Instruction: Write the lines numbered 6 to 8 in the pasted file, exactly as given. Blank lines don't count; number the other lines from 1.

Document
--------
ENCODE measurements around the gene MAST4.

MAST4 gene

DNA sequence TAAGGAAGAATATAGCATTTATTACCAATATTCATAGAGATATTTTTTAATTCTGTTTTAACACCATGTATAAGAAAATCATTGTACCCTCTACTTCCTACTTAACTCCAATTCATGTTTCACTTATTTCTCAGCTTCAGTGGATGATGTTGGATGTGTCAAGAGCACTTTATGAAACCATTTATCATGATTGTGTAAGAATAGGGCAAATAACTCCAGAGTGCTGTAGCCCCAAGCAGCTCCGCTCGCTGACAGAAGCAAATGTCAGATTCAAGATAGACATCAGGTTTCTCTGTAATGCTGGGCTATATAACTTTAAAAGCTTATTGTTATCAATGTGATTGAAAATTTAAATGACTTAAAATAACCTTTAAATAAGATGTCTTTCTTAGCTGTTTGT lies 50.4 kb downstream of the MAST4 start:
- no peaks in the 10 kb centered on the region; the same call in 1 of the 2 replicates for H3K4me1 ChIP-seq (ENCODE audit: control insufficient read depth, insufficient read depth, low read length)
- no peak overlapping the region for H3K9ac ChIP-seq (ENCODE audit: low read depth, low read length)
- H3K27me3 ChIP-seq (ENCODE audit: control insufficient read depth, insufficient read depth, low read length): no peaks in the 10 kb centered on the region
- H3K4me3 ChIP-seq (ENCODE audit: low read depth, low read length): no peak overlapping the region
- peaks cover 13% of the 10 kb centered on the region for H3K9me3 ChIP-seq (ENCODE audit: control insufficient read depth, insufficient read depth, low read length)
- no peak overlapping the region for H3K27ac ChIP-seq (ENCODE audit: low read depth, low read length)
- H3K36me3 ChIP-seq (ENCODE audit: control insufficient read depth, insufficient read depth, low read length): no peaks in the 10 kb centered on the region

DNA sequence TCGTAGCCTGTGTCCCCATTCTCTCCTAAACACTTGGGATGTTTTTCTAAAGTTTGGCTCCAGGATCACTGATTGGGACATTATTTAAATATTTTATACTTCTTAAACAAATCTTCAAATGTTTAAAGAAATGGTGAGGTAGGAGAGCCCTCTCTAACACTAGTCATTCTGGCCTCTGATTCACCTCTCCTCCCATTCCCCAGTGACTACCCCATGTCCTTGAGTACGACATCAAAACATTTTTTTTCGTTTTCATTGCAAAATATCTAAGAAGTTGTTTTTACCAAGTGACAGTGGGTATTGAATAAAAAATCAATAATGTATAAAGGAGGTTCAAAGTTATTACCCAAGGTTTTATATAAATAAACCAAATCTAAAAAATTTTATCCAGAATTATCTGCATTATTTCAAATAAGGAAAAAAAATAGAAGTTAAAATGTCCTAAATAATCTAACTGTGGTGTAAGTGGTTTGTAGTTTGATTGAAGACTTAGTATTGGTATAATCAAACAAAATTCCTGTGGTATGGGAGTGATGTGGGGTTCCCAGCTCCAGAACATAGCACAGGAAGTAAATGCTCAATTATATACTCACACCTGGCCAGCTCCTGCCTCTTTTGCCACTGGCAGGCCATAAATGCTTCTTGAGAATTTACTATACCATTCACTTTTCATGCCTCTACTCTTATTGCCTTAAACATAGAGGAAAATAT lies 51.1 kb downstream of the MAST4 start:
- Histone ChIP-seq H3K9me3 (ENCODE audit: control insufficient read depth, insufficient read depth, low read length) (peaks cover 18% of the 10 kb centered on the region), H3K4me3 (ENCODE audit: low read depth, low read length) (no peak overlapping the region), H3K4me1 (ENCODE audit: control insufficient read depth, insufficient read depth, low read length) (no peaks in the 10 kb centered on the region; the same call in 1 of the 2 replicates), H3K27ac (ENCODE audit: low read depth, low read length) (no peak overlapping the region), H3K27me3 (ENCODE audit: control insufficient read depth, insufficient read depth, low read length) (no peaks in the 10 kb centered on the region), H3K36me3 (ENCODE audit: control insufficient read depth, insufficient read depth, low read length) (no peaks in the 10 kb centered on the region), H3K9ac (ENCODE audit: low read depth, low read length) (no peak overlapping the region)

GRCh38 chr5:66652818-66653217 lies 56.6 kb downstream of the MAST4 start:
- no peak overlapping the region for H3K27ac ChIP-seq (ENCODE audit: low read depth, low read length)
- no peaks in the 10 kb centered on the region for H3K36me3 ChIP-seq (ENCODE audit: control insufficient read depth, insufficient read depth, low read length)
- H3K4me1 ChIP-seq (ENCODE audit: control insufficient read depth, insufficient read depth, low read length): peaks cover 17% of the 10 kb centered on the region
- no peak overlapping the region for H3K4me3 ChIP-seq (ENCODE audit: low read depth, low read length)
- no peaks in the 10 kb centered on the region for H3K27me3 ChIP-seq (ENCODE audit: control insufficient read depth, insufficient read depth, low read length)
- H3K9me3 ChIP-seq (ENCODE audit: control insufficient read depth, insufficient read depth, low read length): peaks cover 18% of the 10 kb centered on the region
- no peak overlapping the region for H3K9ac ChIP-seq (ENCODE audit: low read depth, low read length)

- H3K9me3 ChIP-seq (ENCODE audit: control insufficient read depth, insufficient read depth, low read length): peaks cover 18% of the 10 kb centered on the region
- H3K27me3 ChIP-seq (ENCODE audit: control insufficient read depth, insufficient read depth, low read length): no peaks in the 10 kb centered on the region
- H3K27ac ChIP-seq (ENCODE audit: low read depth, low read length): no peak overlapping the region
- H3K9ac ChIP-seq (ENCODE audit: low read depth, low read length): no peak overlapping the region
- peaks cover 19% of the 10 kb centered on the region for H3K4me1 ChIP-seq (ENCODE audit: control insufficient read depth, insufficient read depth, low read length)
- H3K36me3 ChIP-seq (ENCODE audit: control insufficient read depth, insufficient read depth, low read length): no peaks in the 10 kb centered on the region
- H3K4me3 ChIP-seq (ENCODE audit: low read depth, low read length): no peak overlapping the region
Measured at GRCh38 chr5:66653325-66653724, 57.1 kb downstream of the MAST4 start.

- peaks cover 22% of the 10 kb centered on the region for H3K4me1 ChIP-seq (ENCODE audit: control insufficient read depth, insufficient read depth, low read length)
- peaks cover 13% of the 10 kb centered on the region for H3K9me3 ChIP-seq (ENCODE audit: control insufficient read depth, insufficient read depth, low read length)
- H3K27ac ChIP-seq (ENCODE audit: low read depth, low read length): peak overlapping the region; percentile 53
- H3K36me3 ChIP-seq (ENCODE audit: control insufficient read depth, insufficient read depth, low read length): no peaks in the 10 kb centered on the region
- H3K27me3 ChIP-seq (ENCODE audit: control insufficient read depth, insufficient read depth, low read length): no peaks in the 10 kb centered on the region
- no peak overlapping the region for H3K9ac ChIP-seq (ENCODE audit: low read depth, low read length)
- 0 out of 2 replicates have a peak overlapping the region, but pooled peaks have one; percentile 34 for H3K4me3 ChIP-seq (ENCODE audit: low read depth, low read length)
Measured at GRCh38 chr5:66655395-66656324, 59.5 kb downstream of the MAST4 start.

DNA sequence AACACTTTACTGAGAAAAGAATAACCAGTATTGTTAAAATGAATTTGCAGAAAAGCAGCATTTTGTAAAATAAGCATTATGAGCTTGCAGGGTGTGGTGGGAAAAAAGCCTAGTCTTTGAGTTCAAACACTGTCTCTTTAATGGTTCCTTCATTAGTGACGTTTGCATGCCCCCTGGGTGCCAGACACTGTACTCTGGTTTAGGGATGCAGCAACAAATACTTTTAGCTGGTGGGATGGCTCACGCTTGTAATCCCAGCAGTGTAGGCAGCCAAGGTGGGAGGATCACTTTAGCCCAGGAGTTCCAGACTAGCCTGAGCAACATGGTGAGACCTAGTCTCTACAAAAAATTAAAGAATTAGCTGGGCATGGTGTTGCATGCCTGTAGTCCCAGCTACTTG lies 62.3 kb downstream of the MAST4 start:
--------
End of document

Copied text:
- H3K27me3 ChIP-seq (ENCODE audit: control insufficient read depth, insufficient read depth, low read length): no peaks in the 10 kb centered on the region
- H3K4me3 ChIP-seq (ENCODE audit: low read depth, low read length): no peak overlapping the region
- peaks cover 13% of the 10 kb centered on the region for H3K9me3 ChIP-seq (ENCODE audit: control insufficient read depth, insufficient read depth, low read length)